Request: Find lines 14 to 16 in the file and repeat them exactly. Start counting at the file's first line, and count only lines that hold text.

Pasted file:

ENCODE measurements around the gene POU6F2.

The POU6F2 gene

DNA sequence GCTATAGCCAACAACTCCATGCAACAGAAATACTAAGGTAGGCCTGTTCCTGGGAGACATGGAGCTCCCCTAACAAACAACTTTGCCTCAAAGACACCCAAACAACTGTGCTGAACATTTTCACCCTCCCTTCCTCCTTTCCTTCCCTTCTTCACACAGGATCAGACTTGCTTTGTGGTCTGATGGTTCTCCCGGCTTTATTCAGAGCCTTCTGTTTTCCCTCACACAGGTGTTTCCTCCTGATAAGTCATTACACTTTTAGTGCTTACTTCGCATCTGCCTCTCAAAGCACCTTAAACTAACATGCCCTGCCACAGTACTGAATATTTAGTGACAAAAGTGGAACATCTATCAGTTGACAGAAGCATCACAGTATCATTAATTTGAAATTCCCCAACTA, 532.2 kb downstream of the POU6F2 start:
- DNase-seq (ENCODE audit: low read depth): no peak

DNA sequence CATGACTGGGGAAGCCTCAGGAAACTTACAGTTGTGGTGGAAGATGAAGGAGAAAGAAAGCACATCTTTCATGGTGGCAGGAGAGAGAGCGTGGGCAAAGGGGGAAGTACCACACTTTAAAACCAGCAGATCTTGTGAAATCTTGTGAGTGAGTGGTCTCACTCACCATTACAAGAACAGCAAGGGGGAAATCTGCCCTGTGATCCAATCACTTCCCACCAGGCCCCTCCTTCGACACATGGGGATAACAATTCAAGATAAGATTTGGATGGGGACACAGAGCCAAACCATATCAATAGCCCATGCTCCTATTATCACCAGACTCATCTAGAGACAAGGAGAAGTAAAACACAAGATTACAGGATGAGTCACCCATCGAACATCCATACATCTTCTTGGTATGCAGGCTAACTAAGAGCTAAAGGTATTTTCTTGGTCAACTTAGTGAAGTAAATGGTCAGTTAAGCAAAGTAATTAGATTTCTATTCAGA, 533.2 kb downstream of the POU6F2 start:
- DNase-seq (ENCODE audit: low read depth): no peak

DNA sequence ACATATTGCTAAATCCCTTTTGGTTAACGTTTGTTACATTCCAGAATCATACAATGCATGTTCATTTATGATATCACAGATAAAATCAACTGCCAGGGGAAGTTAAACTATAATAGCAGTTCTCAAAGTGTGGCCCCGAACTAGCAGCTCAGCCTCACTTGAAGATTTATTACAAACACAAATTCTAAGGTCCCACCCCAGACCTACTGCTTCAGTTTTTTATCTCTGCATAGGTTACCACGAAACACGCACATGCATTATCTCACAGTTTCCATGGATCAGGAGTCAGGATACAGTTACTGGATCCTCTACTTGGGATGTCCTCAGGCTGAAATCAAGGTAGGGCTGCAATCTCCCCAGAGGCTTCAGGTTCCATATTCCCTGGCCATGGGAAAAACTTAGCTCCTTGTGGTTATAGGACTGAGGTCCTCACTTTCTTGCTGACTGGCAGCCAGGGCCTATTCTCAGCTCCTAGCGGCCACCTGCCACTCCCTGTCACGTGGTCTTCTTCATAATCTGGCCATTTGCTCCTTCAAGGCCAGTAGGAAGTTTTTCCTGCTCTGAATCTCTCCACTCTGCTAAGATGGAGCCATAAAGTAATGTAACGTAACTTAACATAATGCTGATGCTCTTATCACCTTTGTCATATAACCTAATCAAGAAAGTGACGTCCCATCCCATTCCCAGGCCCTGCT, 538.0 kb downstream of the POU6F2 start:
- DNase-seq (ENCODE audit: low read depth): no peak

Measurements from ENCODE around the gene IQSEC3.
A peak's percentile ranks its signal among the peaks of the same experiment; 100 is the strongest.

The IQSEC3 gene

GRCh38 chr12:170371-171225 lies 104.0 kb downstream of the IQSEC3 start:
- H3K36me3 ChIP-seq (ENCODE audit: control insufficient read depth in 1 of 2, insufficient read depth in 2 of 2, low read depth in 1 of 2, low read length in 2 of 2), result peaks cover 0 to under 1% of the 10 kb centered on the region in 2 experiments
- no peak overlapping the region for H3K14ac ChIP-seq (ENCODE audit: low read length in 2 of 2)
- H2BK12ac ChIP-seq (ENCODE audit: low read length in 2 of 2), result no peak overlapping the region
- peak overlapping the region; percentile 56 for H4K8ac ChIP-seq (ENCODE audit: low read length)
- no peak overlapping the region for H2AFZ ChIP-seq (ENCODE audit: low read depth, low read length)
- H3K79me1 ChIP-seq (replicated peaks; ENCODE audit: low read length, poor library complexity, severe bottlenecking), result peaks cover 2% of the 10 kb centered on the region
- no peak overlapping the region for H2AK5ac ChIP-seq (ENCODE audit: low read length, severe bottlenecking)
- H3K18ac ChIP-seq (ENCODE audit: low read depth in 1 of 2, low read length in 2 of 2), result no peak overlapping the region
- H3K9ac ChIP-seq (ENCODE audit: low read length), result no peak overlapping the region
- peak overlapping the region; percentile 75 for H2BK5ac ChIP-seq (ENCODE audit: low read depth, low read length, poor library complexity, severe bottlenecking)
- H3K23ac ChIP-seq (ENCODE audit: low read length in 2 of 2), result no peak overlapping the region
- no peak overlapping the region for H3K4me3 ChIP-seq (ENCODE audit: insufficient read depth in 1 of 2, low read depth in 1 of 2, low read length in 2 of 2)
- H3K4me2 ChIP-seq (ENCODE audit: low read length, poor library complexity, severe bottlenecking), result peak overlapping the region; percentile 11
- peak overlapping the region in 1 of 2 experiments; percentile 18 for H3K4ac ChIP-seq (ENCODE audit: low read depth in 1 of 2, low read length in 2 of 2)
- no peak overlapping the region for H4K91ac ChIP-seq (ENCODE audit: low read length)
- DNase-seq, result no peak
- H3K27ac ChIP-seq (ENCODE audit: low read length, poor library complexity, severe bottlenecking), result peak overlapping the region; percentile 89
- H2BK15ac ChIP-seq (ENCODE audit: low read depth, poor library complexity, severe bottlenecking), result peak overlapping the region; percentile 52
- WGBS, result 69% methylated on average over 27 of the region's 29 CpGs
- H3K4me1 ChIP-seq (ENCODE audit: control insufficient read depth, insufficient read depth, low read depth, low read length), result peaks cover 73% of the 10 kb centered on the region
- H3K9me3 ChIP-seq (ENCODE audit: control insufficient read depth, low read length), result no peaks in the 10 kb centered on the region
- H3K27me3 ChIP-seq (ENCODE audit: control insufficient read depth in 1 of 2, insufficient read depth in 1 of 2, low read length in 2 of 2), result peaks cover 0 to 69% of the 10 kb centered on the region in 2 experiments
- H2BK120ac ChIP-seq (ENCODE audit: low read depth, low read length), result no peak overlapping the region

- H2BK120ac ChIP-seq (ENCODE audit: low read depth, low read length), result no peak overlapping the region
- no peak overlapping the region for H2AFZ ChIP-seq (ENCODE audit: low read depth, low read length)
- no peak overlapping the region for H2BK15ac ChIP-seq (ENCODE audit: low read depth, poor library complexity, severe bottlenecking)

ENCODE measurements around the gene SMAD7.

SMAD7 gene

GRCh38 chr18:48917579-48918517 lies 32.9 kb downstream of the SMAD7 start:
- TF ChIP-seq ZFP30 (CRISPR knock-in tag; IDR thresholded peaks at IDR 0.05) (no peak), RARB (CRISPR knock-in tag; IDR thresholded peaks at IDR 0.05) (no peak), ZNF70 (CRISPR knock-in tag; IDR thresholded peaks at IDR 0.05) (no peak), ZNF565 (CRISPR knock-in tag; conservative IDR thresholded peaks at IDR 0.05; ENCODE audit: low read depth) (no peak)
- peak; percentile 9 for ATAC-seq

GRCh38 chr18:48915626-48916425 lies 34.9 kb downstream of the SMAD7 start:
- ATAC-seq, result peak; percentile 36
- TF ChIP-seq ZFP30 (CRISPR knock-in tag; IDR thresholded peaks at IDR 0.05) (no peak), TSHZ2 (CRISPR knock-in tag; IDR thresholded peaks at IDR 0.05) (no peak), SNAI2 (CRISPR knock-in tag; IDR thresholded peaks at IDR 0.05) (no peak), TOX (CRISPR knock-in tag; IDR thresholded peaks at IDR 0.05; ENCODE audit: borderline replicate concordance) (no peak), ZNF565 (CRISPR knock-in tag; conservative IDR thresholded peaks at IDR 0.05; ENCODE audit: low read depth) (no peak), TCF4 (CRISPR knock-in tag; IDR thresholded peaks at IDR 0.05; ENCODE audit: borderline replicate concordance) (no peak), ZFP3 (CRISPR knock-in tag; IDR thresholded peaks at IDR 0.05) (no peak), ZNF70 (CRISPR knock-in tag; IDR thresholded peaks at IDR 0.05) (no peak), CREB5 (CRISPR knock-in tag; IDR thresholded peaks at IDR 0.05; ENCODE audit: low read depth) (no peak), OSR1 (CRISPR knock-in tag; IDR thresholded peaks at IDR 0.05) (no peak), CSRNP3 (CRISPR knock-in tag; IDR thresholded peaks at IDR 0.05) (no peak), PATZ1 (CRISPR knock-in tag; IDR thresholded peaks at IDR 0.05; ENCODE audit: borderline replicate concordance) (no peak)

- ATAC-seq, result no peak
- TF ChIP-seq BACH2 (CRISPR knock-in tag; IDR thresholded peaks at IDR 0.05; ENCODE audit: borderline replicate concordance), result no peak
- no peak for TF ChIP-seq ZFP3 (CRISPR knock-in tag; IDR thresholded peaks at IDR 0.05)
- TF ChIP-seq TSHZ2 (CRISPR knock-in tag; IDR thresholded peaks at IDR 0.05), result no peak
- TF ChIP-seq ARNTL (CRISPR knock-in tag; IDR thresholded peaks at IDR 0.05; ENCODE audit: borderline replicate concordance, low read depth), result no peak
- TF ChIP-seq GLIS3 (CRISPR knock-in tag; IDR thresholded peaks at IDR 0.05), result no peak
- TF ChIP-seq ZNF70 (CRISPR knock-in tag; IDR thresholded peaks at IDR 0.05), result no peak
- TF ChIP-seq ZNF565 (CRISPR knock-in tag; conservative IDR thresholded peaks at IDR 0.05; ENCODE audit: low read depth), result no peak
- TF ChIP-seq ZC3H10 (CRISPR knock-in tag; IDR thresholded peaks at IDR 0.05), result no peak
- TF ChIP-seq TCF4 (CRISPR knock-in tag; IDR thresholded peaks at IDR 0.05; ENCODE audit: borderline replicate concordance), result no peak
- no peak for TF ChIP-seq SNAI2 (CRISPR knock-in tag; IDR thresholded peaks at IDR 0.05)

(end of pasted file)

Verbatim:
- no peak overlapping the region for H3K14ac ChIP-seq (ENCODE audit: low read length in 2 of 2)
- H2BK12ac ChIP-seq (ENCODE audit: low read length in 2 of 2), result no peak overlapping the region
- peak overlapping the region; percentile 56 for H4K8ac ChIP-seq (ENCODE audit: low read length)